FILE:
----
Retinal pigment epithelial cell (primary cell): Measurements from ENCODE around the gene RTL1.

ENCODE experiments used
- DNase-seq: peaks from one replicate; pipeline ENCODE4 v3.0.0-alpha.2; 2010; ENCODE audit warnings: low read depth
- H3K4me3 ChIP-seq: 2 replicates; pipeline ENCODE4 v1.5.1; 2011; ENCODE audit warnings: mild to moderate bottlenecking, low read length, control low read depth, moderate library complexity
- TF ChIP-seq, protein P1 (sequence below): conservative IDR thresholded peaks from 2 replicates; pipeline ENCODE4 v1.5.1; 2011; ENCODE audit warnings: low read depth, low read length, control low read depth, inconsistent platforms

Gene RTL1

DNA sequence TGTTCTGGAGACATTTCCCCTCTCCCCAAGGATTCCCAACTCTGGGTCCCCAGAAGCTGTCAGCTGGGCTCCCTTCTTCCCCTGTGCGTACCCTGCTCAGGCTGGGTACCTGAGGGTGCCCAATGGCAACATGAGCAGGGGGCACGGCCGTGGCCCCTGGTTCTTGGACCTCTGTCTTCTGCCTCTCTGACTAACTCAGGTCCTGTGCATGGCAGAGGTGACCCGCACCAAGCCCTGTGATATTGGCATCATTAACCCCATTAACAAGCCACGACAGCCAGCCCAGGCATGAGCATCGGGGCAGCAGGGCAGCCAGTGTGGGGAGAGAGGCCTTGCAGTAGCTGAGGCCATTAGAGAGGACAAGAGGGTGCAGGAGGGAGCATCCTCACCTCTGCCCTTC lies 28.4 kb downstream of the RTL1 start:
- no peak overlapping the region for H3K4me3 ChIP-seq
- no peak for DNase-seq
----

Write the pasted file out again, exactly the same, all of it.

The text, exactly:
Retinal pigment epithelial cell (primary cell): Measurements from ENCODE around the gene RTL1.

ENCODE experiments used
- DNase-seq: peaks from one replicate; pipeline ENCODE4 v3.0.0-alpha.2; 2010; ENCODE audit warnings: low read depth
- H3K4me3 ChIP-seq: 2 replicates; pipeline ENCODE4 v1.5.1; 2011; ENCODE audit warnings: mild to moderate bottlenecking, low read length, control low read depth, moderate library complexity
- TF ChIP-seq, protein P1 (sequence below): conservative IDR thresholded peaks from 2 replicates; pipeline ENCODE4 v1.5.1; 2011; ENCODE audit warnings: low read depth, low read length, control low read depth, inconsistent platforms

Gene RTL1

DNA sequence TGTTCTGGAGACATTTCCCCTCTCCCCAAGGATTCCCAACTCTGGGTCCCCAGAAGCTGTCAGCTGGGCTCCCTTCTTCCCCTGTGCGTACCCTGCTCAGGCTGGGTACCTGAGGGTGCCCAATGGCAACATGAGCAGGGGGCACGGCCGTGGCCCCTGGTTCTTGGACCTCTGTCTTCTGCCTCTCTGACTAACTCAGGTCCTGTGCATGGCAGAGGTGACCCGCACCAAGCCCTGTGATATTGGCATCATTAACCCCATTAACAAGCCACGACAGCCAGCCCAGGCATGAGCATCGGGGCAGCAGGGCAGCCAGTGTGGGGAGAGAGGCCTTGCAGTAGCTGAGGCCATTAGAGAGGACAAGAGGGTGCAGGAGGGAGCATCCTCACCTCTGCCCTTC lies 28.4 kb downstream of the RTL1 start:
- no peak overlapping the region for H3K4me3 ChIP-seq
- no peak for DNase-seq